Causes Of The Nursing Shortage

  1. 2
    Just wondering.... We have all heard of the huge nursing shortage and that it is only going to get worse right???? Why is it then that pay and staffing conditions are not examined closer by the public or ourselves for that matter. It would stand to reason that if you needed someone to do a job that was in great demand pay would be higher. As for nurses, why is it that we have grown so accustom to taking the corporate crap? CONSTANT staffing shortages, low pay (hospitals in kansas pay less than home health, hospice, nursing homes -you name it) While pay n nursing homes and very limited acute care settings is slightly higher there is still no staff? Hmmm wonder why? Last as nurses we are thought of as caring people, but allow those we care for to be neglected by accepting assignments that are unsafe. ( 1 nurse to 57 pt? with 1 CNA maybe). We no longer seem to care for ourselves, our license, our profession or our patients when we allow these conditions to continue.....
    SO, then it is what can we do? I'm not exactly sure but something. There is a blog site for bad tippers that waitresses can go to to let others know... We need to form one for facilities maybe? Or maybe it is as simple as standing up and saying NO. I mean really they might fire you but hey with the staffing being the way it is all the shifts to sign up for posted I don't see a long line of replacements. Eventually when there is no one there to clock in those famous administrative words " I'll do it myself" as they sneak out the back door. Corporations, the State Board of Nursing, And maybe even families will begin to care about the caring profession.
    lindarn and cjmjmom like this.
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  4. 23 Comments so far...

  5. 7
    Nothing is going to happen until the nurse's get their act together and say I've had enough! Management is not going to listen unless they see solidarity from the nursing staff. The ratios in nursing homes are ridiculous yet the nurses accept it. The workload for nurses in the hospital setting is also unreal. I don't have any answers but I do know that we as nurses are going to have the make the first move if we want our working conditions to improve.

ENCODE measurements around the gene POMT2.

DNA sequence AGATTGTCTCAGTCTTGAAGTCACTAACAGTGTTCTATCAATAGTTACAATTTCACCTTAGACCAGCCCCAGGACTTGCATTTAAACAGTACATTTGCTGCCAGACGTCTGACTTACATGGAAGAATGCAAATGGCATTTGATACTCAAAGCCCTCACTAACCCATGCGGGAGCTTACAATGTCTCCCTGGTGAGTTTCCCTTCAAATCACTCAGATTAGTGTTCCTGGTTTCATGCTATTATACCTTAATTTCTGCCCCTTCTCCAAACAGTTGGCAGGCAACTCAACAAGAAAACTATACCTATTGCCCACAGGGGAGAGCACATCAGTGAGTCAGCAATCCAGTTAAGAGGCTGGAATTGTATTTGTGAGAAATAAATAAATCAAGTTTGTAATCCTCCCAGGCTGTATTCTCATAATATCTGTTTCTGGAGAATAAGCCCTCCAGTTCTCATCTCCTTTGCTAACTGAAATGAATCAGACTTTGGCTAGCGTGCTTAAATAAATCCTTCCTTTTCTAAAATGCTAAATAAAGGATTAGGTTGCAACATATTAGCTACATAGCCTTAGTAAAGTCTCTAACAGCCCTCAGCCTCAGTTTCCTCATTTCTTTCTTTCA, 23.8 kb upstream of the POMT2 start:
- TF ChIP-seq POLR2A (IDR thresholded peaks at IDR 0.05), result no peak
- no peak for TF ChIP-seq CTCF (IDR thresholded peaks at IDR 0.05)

6. 0
    Duplicate post
    Last edit by namaste_71 on Feb 26, '08 : Reason: Duplicate post
  7. 5
    Quote from hisblueskies
    Nothing is going to happen until the nurse's get their act together and say I've had enough! Management is not going to listen unless they see solidarity from the nursing staff. The ratios in nursing homes are ridiculous yet the nurses accept it. The workload for nurses in the hospital setting is also unreal. I don't have any answers but I do know that we as nurses are going to have the make the first move if we want our working conditions to improve.
    Nurses also can help their cause by finding ways to debunk the myth that nursing is a COST center for hospitals. Because competent nursing staff and safe staffing ratios help to prevent medical errors, increase patient safety and lead to better patient outcomes, nurses -- the backbone of any hospital -- actually SAVE their employers money.
  8. 1
    Quote from mifligirl
    just wondering.... we have all heard of the huge nursing shortage and that it is only going to get worse right???? why is it then that pay and staffing conditions are not examined closer by the public or ourselves for that matter. it would stand to reason that if you needed someone to do a job that was in great demand pay would be higher. as for nurses, why is it that we have grown so accustom to taking the corporate crap? constant staffing shortages, low pay (hospitals in kansas pay less than home health, hospice, nursing homes -you name it) while pay n nursing homes and very limited acute care settings is slightly higher there is still no staff? hmmm wonder why? last as nurses we are thought of as caring people, but allow those we care for to be neglected by accepting assignments that are unsafe. ( 1 nurse to 57 pt? with 1 cna maybe). we no longer seem to care for ourselves, our license, our profession or our patients when we allow these conditions to continue.....